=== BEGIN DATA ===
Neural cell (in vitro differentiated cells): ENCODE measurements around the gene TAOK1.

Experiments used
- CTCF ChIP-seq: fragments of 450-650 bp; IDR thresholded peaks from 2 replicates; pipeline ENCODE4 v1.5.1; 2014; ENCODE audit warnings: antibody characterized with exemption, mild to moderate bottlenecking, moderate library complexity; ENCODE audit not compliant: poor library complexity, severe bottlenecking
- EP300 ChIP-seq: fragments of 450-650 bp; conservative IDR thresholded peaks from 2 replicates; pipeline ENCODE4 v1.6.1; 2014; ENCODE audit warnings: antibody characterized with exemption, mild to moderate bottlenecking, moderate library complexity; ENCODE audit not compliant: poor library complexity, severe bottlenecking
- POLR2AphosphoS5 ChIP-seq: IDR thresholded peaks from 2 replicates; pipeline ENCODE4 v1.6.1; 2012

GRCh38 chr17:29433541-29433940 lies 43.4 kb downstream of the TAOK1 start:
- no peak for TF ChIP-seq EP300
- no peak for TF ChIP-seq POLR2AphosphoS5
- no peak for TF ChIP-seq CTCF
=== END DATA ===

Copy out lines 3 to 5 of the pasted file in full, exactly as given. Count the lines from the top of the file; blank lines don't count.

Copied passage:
- CTCF ChIP-seq: fragments of 450-650 bp; IDR thresholded peaks from 2 replicates; pipeline ENCODE4 v1.5.1; 2014; ENCODE audit warnings: antibody characterized with exemption, mild to moderate bottlenecking, moderate library complexity; ENCODE audit not compliant: poor library complexity, severe bottlenecking
- EP300 ChIP-seq: fragments of 450-650 bp; conservative IDR thresholded peaks from 2 replicates; pipeline ENCODE4 v1.6.1; 2014; ENCODE audit warnings: antibody characterized with exemption, mild to moderate bottlenecking, moderate library complexity; ENCODE audit not compliant: poor library complexity, severe bottlenecking
- POLR2AphosphoS5 ChIP-seq: IDR thresholded peaks from 2 replicates; pipeline ENCODE4 v1.6.1; 2012